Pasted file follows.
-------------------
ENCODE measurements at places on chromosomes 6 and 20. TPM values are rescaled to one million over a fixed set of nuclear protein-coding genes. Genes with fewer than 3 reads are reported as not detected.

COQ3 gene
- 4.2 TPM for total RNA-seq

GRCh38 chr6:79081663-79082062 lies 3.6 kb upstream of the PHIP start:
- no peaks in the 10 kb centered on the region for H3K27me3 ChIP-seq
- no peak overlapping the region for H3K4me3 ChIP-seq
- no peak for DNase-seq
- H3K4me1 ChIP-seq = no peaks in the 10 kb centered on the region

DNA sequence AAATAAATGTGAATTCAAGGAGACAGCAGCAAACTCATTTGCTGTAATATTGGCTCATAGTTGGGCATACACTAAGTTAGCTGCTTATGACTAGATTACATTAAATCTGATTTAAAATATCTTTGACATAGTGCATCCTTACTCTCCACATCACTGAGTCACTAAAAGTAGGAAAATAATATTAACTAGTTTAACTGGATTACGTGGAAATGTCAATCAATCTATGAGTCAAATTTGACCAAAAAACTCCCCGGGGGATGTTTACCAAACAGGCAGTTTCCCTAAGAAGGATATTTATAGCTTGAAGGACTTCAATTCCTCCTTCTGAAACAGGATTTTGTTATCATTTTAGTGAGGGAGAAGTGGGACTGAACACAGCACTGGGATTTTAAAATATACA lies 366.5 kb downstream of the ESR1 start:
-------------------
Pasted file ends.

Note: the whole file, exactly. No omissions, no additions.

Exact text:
ENCODE measurements at places on chromosomes 6 and 20. TPM values are rescaled to one million over a fixed set of nuclear protein-coding genes. Genes with fewer than 3 reads are reported as not detected.

COQ3 gene
- 4.2 TPM for total RNA-seq

GRCh38 chr6:79081663-79082062 lies 3.6 kb upstream of the PHIP start:
- no peaks in the 10 kb centered on the region for H3K27me3 ChIP-seq
- no peak overlapping the region for H3K4me3 ChIP-seq
- no peak for DNase-seq
- H3K4me1 ChIP-seq = no peaks in the 10 kb centered on the region

DNA sequence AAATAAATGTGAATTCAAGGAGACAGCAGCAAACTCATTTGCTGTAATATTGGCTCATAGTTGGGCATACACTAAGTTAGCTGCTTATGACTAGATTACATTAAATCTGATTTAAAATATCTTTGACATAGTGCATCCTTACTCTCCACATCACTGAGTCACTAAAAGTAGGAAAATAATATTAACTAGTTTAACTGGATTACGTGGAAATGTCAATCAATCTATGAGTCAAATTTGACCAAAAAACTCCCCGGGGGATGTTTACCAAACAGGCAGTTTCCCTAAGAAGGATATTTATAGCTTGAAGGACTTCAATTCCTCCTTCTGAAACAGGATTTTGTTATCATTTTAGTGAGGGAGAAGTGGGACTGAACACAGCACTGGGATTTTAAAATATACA lies 366.5 kb downstream of the ESR1 start: